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Title:The Effects of Concurrently Performing Balance and Cognitive Tasks Across the Life Span
Author(s):Chuang, Li-Ling
Doctoral Committee Chair(s):Karl Rosengren
Department / Program:Kinesiology and Community Health
Discipline:Kinesiology and Community Health
Degree Granting Institution:University of Illinois at Urbana-Champaign
Degree:Ph.D.
Genre:Dissertation
Subject(s):Health Sciences, Rehabilitation and Therapy
Abstract:A dual-task paradigm involving a primary sensorimotor task and a secondary cognitive task was used to examine the effect of age and task difficulty on the relationship between balance and cognition. We investigated twenty healthy children (mean age = 9.0 +/- 0.8), 20 young adults (mean age = 20.1 +/- 1.0), and 20 older adults (mean age = 70.0 +/- 3.6). Equal number of males and females were recruited for each age group. The sensorimotor tasks consisted of standing either on a stationary or a moving platform with eyes closed or open and walking on the treadmill. Three difficulty levels of the cognitive task were performed: simple, Disjunctive, and choice reaction time tasks. Both sensorimotor and cognitive performance was examined separately in the single- and dual-task situations. A motion analysis system was used to measure postural sway. Reaction time and accuracy in the cognitive tasks were collected. The relative changes of performance from the single- to dual-task, dual-task costs, were also calculated. Results showed that children maintained balance performance at the costs of cognitive performance in dual-tasking. Interestingly, children showed a decrease in cost as the cognitive task difficulty increased. The simplest cognitive task was associated with a high cost in the cognitive domain. Children exhibited greater postural sway than young and older adults in the static balance tasks and had greater dual-task costs on balance in the easiest standing task, but decreased costs when performing the sensorimotor task with their eyes closed. Young adults only showed an increase in reaction time in the most difficult standing task. In contrast to children, older adults maintained their cognitive performance at the expense of their balance performance, exhibiting greater postural sway especially in standing on a moving platform with eyes closed and walking. Generally, children and older adults experienced difficulty in dual-task and demonstrated the opposite pattern of performance trade-offs in dual-tasking. Task difficulty played a fundamental role in determining the relation between balance and cognition. The findings of this study suggest that dual-task training in walking might be a good way to enhance ability for performing multiple tasks.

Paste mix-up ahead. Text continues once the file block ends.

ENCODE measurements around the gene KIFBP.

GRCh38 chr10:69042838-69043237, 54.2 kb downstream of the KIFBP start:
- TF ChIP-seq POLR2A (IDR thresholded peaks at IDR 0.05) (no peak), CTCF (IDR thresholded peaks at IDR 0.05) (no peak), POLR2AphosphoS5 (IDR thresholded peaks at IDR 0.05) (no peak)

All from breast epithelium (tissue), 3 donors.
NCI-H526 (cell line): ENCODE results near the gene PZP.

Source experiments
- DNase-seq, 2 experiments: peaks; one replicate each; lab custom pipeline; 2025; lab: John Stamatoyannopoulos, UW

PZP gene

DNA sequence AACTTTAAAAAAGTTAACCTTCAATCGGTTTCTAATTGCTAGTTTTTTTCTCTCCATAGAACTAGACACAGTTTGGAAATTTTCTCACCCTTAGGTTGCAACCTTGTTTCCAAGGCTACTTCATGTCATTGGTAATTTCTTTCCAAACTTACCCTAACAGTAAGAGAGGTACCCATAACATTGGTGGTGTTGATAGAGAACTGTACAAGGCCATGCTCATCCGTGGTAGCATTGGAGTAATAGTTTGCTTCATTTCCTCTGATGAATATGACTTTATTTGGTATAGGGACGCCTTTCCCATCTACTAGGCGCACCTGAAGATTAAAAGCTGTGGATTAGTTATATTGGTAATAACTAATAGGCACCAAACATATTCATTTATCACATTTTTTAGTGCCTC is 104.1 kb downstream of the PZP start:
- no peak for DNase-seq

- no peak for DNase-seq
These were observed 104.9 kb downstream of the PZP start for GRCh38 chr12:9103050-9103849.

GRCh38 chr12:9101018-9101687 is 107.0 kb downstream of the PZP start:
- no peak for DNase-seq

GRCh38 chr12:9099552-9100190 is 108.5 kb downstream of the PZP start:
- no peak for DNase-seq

Issue Date:2007
Type:Text
Language:English
Description:149 p.
Thesis (Ph.D.)--University of Illinois at Urbana-Champaign, 2007.
URI:http://hdl.handle.net/2142/86388
Other Identifier(s):(MiAaPQ)AAI3290205
Date Available in IDEALS:2015-09-28
Date Deposited:2007


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